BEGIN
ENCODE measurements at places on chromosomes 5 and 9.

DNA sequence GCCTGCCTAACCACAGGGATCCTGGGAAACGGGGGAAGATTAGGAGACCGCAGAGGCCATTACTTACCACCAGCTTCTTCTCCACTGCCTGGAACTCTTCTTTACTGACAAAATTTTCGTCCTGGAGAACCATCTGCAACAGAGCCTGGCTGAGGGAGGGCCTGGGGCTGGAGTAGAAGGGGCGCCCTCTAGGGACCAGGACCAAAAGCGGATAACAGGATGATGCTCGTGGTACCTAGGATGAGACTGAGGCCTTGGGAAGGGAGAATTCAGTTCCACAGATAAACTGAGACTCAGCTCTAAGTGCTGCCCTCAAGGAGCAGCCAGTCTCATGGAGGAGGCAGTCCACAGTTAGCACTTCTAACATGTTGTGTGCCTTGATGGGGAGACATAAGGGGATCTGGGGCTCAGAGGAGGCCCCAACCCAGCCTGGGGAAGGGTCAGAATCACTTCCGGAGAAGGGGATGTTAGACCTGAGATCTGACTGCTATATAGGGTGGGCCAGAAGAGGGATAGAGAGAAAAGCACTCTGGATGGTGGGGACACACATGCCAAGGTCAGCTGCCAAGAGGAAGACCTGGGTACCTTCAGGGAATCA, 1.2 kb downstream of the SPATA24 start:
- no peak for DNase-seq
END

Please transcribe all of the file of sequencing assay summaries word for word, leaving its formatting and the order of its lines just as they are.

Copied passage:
ENCODE measurements at places on chromosomes 5 and 9.

DNA sequence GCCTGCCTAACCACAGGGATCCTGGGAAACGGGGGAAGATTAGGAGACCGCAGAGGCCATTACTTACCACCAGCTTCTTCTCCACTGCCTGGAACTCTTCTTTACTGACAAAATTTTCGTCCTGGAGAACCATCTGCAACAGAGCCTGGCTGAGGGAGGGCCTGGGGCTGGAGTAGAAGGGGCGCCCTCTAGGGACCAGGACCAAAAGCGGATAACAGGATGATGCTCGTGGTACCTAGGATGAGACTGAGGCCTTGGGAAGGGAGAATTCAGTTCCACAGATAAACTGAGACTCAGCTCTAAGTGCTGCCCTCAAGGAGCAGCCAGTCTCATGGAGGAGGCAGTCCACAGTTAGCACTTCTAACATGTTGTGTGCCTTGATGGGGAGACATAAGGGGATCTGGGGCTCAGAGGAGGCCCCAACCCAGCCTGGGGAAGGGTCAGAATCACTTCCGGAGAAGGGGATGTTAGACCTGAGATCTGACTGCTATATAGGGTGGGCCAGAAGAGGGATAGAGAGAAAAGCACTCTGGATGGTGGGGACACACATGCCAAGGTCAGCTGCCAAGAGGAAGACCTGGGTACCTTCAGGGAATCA, 1.2 kb downstream of the SPATA24 start:
- no peak for DNase-seq